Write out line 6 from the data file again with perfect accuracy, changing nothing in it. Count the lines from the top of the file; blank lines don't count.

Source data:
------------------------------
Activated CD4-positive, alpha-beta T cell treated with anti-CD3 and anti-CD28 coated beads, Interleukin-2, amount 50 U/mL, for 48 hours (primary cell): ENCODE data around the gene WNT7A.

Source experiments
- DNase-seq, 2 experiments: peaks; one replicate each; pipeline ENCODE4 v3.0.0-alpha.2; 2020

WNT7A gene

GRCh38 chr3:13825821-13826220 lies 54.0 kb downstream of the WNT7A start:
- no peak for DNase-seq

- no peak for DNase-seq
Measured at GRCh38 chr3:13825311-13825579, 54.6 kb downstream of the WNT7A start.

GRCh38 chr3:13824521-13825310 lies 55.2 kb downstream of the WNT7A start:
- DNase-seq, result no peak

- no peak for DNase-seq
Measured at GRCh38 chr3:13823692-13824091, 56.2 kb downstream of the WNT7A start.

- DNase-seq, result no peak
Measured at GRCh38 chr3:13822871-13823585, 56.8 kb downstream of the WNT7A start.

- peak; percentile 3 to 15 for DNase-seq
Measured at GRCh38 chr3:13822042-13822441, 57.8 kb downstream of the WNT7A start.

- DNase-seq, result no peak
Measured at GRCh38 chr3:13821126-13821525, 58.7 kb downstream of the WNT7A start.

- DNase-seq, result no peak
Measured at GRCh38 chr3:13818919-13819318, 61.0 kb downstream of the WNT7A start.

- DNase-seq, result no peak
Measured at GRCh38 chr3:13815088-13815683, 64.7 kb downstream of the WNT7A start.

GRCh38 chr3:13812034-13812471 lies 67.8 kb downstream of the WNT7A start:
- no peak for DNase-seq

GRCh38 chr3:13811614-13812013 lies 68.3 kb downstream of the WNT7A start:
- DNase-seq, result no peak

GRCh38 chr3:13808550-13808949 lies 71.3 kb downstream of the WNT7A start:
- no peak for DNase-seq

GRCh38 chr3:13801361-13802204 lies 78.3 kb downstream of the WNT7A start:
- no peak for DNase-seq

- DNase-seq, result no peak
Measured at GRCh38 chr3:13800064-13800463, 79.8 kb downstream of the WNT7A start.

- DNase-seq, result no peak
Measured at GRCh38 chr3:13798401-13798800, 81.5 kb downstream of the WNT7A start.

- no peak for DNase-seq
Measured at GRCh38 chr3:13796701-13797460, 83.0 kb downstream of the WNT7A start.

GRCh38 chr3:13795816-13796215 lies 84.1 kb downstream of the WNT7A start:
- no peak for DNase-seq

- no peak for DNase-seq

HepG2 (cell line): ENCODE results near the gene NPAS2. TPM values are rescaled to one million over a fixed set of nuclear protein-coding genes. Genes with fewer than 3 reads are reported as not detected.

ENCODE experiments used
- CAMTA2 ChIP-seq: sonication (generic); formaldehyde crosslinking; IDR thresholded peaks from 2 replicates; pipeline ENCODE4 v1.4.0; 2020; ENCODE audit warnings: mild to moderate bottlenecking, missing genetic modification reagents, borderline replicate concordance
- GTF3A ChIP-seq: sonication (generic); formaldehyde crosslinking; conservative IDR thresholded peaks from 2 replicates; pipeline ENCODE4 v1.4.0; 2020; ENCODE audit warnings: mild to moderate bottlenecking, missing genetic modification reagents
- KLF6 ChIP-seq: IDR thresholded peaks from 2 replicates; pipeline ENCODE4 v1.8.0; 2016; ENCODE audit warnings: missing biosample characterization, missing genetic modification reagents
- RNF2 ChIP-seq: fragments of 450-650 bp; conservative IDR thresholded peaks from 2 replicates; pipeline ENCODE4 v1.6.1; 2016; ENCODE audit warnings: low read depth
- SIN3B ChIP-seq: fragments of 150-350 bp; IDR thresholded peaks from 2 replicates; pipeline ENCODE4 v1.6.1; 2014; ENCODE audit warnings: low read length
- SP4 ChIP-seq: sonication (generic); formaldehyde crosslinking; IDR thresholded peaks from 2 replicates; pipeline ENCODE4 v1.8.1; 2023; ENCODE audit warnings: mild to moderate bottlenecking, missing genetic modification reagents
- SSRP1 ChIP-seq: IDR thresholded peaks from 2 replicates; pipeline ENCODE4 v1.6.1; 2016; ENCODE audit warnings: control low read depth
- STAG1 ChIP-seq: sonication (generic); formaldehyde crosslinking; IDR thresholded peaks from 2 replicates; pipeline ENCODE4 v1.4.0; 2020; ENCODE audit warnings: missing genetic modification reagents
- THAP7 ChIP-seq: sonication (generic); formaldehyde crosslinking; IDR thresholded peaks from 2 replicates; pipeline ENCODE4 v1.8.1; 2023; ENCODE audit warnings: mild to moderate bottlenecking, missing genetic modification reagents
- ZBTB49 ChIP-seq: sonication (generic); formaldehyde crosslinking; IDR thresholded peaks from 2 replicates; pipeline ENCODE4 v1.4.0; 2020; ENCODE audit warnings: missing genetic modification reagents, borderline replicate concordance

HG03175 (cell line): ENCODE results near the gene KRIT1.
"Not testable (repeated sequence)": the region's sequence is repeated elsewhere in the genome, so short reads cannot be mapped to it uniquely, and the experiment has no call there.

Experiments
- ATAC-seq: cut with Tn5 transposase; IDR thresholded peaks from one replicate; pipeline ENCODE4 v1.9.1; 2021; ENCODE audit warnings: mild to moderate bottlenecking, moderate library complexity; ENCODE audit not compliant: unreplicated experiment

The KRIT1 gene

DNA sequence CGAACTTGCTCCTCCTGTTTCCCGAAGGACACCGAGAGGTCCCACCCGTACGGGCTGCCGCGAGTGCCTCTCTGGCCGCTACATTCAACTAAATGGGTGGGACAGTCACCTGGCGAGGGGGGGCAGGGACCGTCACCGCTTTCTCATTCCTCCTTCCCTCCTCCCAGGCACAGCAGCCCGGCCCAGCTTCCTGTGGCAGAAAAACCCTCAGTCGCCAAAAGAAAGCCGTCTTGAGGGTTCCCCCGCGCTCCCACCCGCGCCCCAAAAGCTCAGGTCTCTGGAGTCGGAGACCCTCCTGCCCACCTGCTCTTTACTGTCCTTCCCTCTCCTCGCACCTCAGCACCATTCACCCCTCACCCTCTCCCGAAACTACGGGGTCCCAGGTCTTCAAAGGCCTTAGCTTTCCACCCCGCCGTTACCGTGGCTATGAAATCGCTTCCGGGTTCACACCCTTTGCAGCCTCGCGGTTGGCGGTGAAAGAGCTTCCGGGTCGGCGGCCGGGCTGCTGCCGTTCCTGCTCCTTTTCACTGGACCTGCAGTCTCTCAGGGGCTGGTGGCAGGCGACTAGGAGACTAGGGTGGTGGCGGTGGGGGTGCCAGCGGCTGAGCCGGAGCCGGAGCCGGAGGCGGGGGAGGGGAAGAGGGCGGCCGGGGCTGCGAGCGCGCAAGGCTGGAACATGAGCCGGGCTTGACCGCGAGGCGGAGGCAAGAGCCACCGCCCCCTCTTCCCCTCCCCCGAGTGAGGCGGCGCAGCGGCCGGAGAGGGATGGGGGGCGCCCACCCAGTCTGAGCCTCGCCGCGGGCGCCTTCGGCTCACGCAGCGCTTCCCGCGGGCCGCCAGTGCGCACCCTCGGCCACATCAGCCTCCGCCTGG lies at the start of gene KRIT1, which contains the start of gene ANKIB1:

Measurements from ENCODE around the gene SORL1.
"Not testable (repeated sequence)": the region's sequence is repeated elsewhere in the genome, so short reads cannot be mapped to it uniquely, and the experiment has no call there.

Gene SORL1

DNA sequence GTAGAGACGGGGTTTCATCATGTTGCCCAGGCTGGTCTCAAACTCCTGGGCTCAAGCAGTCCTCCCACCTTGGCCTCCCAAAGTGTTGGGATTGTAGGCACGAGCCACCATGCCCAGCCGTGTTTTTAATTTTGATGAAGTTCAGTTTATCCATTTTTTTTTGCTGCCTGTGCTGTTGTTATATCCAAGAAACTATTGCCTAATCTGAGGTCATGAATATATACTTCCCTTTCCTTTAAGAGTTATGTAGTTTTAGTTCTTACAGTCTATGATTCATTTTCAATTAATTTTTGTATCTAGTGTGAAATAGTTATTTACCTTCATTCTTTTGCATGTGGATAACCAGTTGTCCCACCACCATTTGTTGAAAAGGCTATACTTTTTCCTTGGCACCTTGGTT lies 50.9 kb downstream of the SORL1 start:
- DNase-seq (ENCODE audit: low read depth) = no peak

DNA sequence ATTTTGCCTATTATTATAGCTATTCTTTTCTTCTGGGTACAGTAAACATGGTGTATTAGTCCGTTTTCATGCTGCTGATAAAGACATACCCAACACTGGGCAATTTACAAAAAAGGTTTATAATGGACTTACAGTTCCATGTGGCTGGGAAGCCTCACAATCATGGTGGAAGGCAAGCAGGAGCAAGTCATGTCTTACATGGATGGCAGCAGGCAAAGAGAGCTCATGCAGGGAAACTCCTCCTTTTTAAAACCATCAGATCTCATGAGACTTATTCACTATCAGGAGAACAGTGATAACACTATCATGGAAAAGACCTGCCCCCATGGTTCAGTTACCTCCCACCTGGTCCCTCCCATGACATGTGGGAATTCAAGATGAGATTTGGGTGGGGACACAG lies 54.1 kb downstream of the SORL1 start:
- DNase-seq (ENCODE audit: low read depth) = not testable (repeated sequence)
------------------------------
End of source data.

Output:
- no peak for DNase-seq